Peele's movies are not conventional or predictable. There are few filmmakers who dependably take us on an interesting journey every time they write a script and take the helm. Here, Peele reminds us of a few others in that class, with certain narrative structures and world-building techniques evoking Tarantino and Paul Thomas Anderson, without feeling derivative. Whereas Get Out and Us were unquestionably horror movies, Nope is more of a science fiction yarn and perhaps inevitably, it recalls some of Steven Spielberg's iconic forays into extraterrestrials. Nope earns its R rating and maintains an edge with several unsettling moments, but it still invites comparisons to Spielberg with its universal themes and technical splendor (more to Close Encounters of the Third Kind and War of the Worlds than E.T.).

Siblings OJ (Daniel Kaluuya) and Emerald (Keke Palmer) and their new Frye's techie friend Angel (Brandon Perea) plan to capture something extraordinary on film in Jordan Peele's "Nope."

Three films in, it's another filmmaker who Peele most readily seems to parallel: M. Night Shyamalan. That is not the insult the last twenty years have rendered it. Shyamalan broke through in 1999 with The Sixth Sense,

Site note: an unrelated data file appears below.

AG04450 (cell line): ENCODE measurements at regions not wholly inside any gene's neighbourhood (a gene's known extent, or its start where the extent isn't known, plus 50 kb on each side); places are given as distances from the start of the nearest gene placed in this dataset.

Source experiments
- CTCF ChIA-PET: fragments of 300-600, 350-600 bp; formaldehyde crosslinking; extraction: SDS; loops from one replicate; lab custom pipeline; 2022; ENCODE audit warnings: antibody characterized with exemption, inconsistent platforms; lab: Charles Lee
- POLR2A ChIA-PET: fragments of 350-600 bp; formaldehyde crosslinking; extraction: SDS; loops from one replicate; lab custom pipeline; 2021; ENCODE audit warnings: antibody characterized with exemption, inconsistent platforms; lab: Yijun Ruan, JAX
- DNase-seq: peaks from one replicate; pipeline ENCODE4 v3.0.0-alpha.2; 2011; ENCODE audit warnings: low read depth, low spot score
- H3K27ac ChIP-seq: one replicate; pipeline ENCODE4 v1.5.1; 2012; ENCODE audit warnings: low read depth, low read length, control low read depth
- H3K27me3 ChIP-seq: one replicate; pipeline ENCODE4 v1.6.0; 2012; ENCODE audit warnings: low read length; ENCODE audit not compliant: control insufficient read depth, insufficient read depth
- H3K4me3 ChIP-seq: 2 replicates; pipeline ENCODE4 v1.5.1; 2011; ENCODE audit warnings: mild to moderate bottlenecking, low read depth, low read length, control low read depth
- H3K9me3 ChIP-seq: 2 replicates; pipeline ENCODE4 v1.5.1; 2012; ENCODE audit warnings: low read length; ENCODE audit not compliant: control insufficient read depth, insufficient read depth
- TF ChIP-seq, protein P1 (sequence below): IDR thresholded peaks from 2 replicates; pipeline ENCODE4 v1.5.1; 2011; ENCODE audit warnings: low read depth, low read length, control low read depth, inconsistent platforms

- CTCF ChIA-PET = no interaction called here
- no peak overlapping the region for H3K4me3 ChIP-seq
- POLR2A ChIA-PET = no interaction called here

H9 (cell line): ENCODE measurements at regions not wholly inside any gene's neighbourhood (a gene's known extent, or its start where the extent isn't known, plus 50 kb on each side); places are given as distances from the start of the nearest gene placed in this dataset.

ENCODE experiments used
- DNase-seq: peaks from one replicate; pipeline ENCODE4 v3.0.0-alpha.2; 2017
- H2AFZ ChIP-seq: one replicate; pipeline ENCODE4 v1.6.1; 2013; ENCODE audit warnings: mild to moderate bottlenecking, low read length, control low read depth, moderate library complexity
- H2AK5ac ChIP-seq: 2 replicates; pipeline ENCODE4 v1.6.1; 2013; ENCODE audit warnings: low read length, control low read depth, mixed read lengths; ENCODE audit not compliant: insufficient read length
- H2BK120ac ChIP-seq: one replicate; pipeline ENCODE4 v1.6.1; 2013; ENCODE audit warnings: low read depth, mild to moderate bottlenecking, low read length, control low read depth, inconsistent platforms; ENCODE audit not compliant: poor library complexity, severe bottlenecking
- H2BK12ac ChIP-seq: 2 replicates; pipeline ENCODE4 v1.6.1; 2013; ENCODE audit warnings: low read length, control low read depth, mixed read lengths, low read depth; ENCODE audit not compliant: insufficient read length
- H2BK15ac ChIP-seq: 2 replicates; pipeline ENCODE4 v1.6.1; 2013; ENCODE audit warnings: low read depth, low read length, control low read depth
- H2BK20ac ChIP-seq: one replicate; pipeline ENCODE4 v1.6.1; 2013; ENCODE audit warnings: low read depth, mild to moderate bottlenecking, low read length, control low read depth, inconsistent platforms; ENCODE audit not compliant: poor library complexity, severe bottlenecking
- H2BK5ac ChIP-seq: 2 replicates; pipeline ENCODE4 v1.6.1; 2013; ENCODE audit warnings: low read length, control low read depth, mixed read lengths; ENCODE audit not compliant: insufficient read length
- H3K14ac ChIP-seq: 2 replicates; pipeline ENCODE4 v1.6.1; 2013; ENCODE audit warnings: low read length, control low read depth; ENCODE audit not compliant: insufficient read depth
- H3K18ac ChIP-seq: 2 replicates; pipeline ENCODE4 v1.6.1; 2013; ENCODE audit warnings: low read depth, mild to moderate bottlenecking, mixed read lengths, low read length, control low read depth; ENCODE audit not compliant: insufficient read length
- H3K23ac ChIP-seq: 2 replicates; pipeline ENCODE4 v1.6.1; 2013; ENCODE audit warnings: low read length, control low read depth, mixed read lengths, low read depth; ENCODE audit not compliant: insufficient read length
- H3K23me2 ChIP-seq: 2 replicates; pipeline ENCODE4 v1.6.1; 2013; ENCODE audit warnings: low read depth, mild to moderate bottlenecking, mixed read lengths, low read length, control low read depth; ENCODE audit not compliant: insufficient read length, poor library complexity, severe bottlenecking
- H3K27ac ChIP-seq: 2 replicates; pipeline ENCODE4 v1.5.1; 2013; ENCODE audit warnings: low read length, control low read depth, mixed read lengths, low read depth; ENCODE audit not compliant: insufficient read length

a blockbuster thriller that became the rare genre film to compete for the industry's highest honors. Sound familiar? The comparison extends to the filmmakers' follow-ups. Like Unbreakable, Us was a good film that was stylistically similar to its predecessor but not quite as good. Which makes Peele's third film akin to Shyamalan's fifth, Signs. It's all been downhill since Shyamalan's rural Pennsylvania alien movie, a crowd-pleasing hit twenty summers ago. Nope is similar to Signs in tone, subject matter, setting, and skillfulness. It also invites some comparable criticisms with the tidiness and conventionality of its final act.

Peele has packed a lot of ideas into Nope and not all of them work together upon a first impression. They do nonetheless add up to a distinct and complex film, the kind of work that gives you more moments to think about it than it does visual effects shots.

There is broad appeal to Peele's latest, a summer movie with intelligence and humanity. Most big studio wide releases during these months are content to give viewers just one or two things, usually spectacle and action. Nope does more than that and avoids putting all of its eggs in one familiar basket. That could potentially hurt its commercial prospects and Cinemascore, but it makes it a better and more interesting movie than most of what this summer has given us. Captured on IMAX cameras by Hoyte van Hoytema (Christopher Nolan's new go-to director of photography), the settings and atmosphere shimmer. There are a few things that don't work, particularly one truly distasteful moment not worth spoiling. But most of it works and is highly entertaining and in a way different from the other popcorn fare the studios give us each summer.

Related Reviews:
Now in Theaters: Thor: Love and Thunder Elvis Lightyear Jurassic World: Dominion
Written and Directed by Jordan Peele: Get Out

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Reviewed July 22, 2022.